By Kathy Day
Growing up in the shadows of a physician and a chemist, Kamshad Raiszadeh and his two brothers helped out a lot in the family’s clinical lab.
Today all three are surgeons, with Kamshad and Ramin both spine specialists at the San Diego Spine Institute. The youngest, Kian, is a sports medicine specialist at Kaiser.
“I always knew I was meant to be a physician,” Kamshad Raiszadeh, a Rancho Santa Fe resident, said in a recent interview.
Born in Iraq, he grew up primarily in the Modesto area where his mother, a pathologist, was clinical director of the lab, and their dad, a Ph.D. chemist, was the businessman who ran the lab. He taught at Arizona State University before they moved to Northern California where they opened the lab.
Raiszadeh stayed around that area for college, graduating from UC Berkeley and UC San Francisco School of Medicine, before heading off to UC Davis for his orthopedic residency.
It was there that his love of sports — particularly soccer and tennis which he played competitively into college — and his interest in orthopedics came together in his focus on the spine.
Spine surgery “is very structured and an artistic field,” he said, adding that he particularly enjoys it because it is a “huge, evolving field.”
As he progressed through his 16 years in practice, he said he noticed “something is not right” with the fact that in the U.S. back surgery is performed at more than three times the rates of Great Britain. He’s also studied medical practices in Scandinavia and has seen a “system that is empowering patients.”
Concluding that there’s got to be a better way, the Spine Institute’s goal, according to its website, is “to maximize function through muscle preservation and strengthening” through a fitness program targeting spinal muscles.
It adds: “If surgery is required, we employ the latest endoscopic minimally invasive techniques to preserve muscle function. We also specialize in disc replacement and joint preservation surgeries.”
Raiszadeh, who also serves as medical director of the Advanced Spine Institute Minimally Invasive Spine Center at Alvarado Hospital, said he has also learned much about gaps in the healthcare system and has seen the “massive impact” paralysis can have on families. That knowledge has taught him the value of giving back, he said.
Eight years ago he founded SHaRE, the Spine Humanitarian and Research Education foundation.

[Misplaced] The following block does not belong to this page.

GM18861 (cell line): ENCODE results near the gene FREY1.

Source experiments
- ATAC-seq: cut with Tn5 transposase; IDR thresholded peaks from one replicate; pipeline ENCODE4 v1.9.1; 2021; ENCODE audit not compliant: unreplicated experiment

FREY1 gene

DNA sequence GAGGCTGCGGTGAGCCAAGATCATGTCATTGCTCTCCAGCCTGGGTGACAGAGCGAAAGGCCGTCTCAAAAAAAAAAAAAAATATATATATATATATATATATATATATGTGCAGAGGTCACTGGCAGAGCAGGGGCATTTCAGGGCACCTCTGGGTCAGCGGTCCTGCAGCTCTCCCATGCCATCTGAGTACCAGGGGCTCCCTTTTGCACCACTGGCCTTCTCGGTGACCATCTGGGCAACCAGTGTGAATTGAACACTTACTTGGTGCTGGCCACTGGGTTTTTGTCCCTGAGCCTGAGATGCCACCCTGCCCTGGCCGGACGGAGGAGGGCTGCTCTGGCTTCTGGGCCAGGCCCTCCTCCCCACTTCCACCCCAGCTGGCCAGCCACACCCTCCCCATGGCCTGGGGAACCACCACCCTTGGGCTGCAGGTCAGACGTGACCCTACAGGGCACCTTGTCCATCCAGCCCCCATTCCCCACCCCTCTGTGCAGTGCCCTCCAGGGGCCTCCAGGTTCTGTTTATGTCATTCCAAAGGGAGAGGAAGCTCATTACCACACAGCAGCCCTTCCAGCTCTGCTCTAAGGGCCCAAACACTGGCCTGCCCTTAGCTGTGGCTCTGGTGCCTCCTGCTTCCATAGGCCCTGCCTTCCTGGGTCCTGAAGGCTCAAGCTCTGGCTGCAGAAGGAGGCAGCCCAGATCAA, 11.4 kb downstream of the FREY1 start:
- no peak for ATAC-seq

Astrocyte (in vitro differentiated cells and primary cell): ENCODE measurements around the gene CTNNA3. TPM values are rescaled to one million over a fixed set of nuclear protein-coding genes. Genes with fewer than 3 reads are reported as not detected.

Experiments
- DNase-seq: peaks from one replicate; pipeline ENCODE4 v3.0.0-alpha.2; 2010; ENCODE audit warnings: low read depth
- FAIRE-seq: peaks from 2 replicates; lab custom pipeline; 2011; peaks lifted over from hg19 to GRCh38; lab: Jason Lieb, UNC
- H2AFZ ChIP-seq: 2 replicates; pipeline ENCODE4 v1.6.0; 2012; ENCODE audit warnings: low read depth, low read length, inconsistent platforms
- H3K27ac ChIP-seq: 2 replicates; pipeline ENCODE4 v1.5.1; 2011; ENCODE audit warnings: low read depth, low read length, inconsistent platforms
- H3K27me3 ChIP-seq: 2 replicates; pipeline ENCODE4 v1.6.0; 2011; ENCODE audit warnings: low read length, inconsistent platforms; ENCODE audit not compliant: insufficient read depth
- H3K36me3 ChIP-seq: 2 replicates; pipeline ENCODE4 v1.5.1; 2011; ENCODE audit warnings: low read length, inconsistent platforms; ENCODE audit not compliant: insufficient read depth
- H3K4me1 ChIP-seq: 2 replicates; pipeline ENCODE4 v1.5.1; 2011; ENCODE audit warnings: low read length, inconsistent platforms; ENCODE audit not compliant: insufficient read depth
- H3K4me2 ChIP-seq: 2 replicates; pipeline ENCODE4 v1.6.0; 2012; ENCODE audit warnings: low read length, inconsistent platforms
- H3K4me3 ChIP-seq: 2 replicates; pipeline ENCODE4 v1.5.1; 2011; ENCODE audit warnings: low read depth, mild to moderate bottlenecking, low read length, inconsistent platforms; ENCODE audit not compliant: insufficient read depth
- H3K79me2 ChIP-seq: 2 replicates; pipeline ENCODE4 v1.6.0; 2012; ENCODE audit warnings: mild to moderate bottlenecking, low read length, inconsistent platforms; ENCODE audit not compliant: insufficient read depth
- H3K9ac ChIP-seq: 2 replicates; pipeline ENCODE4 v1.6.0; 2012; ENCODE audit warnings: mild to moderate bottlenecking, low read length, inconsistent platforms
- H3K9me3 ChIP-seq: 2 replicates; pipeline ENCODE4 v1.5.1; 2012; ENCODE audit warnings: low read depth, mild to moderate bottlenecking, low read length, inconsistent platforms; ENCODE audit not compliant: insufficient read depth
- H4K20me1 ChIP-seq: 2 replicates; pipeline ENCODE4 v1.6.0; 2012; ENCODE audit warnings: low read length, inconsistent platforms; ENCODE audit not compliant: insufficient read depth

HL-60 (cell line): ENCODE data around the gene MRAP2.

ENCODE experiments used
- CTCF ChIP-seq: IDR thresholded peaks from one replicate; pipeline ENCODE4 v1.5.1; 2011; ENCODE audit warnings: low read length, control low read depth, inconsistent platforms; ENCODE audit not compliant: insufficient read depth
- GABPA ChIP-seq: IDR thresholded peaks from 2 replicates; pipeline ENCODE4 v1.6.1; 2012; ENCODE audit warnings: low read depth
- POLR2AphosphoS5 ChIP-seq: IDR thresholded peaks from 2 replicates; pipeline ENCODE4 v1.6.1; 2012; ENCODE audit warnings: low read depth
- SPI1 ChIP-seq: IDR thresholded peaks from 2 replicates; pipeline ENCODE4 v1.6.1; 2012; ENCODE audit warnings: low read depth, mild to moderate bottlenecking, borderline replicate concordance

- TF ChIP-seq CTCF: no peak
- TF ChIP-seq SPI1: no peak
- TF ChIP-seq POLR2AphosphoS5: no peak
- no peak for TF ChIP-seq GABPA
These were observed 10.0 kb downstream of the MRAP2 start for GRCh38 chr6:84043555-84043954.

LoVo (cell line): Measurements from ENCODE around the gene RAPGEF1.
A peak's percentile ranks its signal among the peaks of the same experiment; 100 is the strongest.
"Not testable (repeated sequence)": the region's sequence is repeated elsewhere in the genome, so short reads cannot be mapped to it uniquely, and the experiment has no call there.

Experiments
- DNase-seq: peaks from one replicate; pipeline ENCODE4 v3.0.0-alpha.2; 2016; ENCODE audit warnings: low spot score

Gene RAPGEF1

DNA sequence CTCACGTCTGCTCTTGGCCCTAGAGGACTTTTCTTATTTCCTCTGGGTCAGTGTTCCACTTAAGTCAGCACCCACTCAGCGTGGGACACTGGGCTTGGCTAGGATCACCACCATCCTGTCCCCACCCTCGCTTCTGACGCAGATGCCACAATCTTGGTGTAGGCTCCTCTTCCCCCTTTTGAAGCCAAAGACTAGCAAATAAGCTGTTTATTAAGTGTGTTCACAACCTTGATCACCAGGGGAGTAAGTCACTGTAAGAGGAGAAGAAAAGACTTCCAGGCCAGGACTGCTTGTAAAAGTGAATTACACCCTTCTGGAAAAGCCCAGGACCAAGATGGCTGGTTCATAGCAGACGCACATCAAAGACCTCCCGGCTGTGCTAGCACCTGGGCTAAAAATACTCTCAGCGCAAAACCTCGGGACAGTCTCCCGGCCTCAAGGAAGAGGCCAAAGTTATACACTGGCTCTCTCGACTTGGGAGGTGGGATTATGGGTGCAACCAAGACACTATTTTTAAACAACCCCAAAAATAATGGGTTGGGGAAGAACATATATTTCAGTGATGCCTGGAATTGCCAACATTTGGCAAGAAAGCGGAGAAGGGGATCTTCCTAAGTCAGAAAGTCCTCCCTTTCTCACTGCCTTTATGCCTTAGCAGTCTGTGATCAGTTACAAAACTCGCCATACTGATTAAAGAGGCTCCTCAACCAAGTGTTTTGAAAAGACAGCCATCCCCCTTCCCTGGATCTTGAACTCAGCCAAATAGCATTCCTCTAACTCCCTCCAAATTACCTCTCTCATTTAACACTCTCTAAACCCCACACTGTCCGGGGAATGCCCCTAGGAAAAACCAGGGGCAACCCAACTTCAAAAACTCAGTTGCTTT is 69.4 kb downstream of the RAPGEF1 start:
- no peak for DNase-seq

“I thought, ‘Why not help through a charitable organization and get others to help,’” he said.
Through the nonprofit he has provided care for “undocumented workers who had no way of getting help,” others who have had their workers’ compensation claims denied, and single moms. He has also provided funds to support biomedical research into disc and nuclear replacement alternatives for disc degeneration being conducted at the University of Toledo.
His efforts have international ties, too. He received a call from a woman whose husband worked at the U.S. consulate in Brunei, describing her daughter’s severe scoliosis and heart deformities.
“It was so severe it would have destroyed her life,” he said, acknowledging that Jaska’s case was “above my head. I needed a lot of help.”
Part of it came from specialists at Children’s Hospital of Los Angeles who performed the heart surgery; Raiszadeh and his associates handled the spine operation.
“We had tremendous success,” he said. Five years later she was the valedictorian of her eighth-grade class.
“Without the surgery, it would have been a completely wasted life,” he added.
In late December, his wife, Shirin – a former New York City assistant district attorney who he met while doing a fellowship at the Hospital for Joint Disease in New York — and daughter Sophie, a Solana Santa Fe Elementary School sixth grader, pitched in with a holiday event that raised money for SHaRE. They hosted a shopping get-together for friends at C. Wonder in Fashion Valley, with the shop donating 10 percent of the proceeds to the charity. Some people passing by the store also found out about the event and just donated, he said.
Sophie, at 11, is the oldest of the couple’s four children; they have another daughter and two sons, with the youngest a 3-year-old. Sophie and her older brother both share their dad’s love of tennis and play competitively. Soccer is also a big part of their lives.
Raiszadeh says that he tries to teach his children not to be self-absorbed. And while he’s proud of his charitable efforts, he is shy about boasting about them. It should always be about helping people who are less fortunate, he said.
For more information, visit www.spinehumanitarian.org/ or sdspineinstitute.com